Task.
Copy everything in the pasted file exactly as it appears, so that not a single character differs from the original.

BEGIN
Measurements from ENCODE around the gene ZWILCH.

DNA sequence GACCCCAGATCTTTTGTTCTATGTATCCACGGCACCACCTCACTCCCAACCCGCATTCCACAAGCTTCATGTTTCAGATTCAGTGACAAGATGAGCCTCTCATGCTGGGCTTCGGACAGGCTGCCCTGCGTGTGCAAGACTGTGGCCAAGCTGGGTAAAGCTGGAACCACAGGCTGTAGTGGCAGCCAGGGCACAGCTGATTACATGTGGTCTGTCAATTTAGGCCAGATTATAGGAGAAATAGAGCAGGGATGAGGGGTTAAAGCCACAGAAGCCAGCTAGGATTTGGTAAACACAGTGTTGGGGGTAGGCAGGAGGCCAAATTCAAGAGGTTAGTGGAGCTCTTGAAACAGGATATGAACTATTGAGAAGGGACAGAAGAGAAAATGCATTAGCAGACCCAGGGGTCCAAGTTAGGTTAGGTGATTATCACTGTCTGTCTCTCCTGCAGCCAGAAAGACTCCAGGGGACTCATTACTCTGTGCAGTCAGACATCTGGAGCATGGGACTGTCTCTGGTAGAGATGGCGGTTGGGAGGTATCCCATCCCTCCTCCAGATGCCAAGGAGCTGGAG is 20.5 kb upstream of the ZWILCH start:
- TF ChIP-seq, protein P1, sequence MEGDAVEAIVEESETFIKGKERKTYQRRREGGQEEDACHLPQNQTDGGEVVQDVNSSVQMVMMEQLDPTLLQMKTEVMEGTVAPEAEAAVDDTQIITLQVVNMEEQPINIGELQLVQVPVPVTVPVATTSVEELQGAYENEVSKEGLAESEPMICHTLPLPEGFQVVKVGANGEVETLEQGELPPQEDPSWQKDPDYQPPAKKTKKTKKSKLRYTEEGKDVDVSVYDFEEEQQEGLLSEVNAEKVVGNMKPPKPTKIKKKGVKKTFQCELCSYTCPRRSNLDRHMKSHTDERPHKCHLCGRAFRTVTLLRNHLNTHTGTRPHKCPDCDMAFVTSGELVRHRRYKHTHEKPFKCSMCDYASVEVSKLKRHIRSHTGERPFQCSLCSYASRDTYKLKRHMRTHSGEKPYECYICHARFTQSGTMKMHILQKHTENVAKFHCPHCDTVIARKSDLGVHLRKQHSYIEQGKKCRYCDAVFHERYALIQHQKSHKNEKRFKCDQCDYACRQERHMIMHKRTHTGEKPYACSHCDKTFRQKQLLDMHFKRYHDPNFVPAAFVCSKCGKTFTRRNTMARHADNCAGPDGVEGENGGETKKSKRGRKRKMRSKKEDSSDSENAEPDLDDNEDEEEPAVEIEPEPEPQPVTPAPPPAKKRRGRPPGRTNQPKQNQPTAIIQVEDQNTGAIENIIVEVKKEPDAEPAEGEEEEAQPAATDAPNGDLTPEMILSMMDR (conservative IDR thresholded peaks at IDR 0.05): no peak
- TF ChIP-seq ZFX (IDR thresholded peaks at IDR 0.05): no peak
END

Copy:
Measurements from ENCODE around the gene ZWILCH.

DNA sequence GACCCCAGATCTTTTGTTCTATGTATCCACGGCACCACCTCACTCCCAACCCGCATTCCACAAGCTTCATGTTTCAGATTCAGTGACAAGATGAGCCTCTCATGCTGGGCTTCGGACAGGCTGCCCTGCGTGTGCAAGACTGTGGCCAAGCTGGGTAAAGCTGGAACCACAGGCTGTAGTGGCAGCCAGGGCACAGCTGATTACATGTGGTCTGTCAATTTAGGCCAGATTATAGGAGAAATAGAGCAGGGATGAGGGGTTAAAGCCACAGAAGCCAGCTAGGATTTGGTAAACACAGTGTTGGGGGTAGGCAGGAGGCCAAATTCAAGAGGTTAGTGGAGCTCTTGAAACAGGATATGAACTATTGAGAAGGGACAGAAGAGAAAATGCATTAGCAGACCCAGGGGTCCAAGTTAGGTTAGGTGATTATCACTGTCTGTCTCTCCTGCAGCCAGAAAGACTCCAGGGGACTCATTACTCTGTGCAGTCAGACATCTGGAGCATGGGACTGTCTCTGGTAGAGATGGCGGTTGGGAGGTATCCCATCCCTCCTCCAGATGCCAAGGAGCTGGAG is 20.5 kb upstream of the ZWILCH start:
- TF ChIP-seq, protein P1, sequence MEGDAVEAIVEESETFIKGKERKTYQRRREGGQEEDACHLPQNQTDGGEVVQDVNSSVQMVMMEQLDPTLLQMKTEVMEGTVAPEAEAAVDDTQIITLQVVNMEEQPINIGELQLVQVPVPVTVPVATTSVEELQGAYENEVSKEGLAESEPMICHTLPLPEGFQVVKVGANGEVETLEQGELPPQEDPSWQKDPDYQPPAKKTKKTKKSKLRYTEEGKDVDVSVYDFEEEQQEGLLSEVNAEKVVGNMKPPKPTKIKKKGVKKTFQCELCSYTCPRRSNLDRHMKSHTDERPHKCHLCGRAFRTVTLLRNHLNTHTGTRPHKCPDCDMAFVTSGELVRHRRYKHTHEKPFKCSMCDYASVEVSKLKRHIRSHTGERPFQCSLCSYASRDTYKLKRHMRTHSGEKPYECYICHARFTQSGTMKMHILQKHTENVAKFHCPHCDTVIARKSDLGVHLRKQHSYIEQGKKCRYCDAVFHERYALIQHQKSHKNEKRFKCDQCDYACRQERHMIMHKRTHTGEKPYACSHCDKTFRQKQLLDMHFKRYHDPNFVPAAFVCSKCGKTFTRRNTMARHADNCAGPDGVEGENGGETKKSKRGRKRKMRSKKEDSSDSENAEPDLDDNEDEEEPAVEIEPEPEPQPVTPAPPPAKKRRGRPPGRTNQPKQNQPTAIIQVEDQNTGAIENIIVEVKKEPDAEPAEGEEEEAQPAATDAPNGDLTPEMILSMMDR (conservative IDR thresholded peaks at IDR 0.05): no peak
- TF ChIP-seq ZFX (IDR thresholded peaks at IDR 0.05): no peak